Willie Taggart's 'recruiting' visit to Royce Freeman paid off

EUGENE, Ore. -- When Oregon running back Royce Freeman left Eugene last winter after finishing up exams, he knew he wanted to spend some time consulting people in his life about his NFL decision. He expected to talk with his family and friends, former Oregon running backs coach Gary Campbell and some others who had coached him over the years.

But he didn’t expect to hear from new Oregon coach Willie Taggart, who got to campus after most players had already left for winter break. And he certainly didn’t expect to hear from him in the form of a home visit, not unlike the ones Taggart was conducting with 2017 recruits last December.

“It was a surprise to me,” Freeman said. “Not a lot of coaches would do that with me being a part of the team already, but he went out of his way to show much he cares about his players.”

Taggart wanted to let Freeman know -- in the running back's living room in Imperial, California -- that he saw him not only as a talented back who had plenty of options but as a player who could continue to be important to the program -- so much so that Taggart would come off the recruiting trail when he already had a condensed amount of time to sign a class.

“It was good to get him around my family and hear what he had to say,” Freeman said. “Hearing all the little details and what he had planned for the future -- and he has followed up on all that. He didn’t make any promises that I didn’t feel like he’d be able to keep.”

One of those promises was likely about how much Taggart expected to rely on Freeman -- FBS’ leading active rusher coming into next season (4,146 yards) -- during the 2017 season.

“It’s not fitting [him] into what I do, it’s fitting into what Royce does,” Taggart said. “We’re not going to complicate it or reinvent anything. We’re going to let Royce be Royce and play ball.”

And Freeman didn’t have to look too deep into the past of Taggart, a former triple-option quarterback himself, to get an idea of how run-heavy his final season at Oregon could be under Taggart.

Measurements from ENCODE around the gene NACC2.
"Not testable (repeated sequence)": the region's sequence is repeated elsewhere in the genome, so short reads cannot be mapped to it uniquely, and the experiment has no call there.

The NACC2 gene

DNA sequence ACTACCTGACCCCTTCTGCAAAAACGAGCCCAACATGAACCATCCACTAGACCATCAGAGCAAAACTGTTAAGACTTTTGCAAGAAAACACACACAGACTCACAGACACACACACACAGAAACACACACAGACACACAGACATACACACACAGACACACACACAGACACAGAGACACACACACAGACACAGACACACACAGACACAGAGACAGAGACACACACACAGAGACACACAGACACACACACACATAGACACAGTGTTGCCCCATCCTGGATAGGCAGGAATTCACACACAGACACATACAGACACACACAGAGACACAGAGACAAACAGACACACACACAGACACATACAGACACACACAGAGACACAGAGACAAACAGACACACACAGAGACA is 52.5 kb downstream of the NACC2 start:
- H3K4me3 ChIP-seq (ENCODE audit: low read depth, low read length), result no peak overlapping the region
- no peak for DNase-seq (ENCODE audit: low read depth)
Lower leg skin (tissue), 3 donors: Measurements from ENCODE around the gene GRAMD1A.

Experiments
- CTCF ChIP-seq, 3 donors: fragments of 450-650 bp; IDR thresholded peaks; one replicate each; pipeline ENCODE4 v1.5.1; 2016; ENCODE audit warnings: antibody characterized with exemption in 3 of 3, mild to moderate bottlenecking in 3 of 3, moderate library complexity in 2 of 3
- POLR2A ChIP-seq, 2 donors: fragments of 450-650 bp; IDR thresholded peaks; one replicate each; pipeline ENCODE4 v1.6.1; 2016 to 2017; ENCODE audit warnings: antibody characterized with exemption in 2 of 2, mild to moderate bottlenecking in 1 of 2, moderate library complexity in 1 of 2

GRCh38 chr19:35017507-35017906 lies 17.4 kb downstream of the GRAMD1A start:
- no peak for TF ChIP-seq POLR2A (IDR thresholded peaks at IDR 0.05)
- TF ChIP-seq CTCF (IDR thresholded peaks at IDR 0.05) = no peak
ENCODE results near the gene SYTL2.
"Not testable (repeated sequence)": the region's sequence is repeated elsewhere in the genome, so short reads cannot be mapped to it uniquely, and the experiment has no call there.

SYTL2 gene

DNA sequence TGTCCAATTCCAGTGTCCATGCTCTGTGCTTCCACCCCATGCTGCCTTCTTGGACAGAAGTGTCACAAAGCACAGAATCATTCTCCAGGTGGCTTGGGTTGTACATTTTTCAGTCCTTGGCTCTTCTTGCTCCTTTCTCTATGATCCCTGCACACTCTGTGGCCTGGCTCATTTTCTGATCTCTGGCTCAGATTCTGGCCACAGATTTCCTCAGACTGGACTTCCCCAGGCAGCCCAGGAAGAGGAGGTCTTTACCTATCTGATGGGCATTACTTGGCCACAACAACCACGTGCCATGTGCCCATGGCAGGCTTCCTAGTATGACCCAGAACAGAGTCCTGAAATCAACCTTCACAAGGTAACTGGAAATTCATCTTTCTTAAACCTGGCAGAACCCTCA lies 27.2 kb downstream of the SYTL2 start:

At USF, after transitioning into his “Gulf Coast offense,” Taggart’s team went from finishing near the bottom of the FBS in rushing yards in 2013 and 2014 to finishing 11th in 2015 (3,205 yards) and fifth in 2016 (3,709 yards). A lot of those rushing yards were thanks to mobile quarterback Quinton Flowers, who led the Bulls in rushing last season with 1,530 yards.

With Flowers complemented by running back Marlon Mack, the Bulls leaned heavily on the run in offensive playcalling. They rushed the ball on 61 percent of offensive plays in 2016 and 66 percent of plays in 2015. During Freeman’s career, the most the Ducks have ever utilized the rush was 62 percent during his sophomore season in 2015.

Those kinds of numbers certainly weren’t lost on Freeman. And better yet, one of Taggart’s holdovers from his USF staff now in Eugene was Donte Pimpleton, who coached the Bulls’ running backs the past two seasons.

“Having Coach Taggart here adds to the comfort level,” Freeman said. “And the staff, seeing who he brought in, makes me feel as if we can do big things.”

One main difference when translating Taggart’s Gulf Coast offense to Oregon is that quarterback Justin Herbert, who’s expected to retain his role as the starter, isn’t nearly as mobile as Flowers.

In that regard, this team is far more like Stanford in the late 2000s, when Taggart coached running backs for the Cardinal. He has already said that Freeman reminds him a bit of former Stanford back Toby Gerhart, who combined for more than 3,000 rushing yards and 42 touchdowns in his final two seasons in Palo Alto. During his senior season, Gerhart led the FBS in rushing and won the Doak Walker Award.

Taggart saw that kind of potential in Freeman and hoped he would return for a final go-round. But in order to do that, Taggart knew that just as he was out recruiting high schoolers for the future of the Ducks' program, he also would need to recruit Freeman, who would be more important to the 2017 future of this team than any other piece.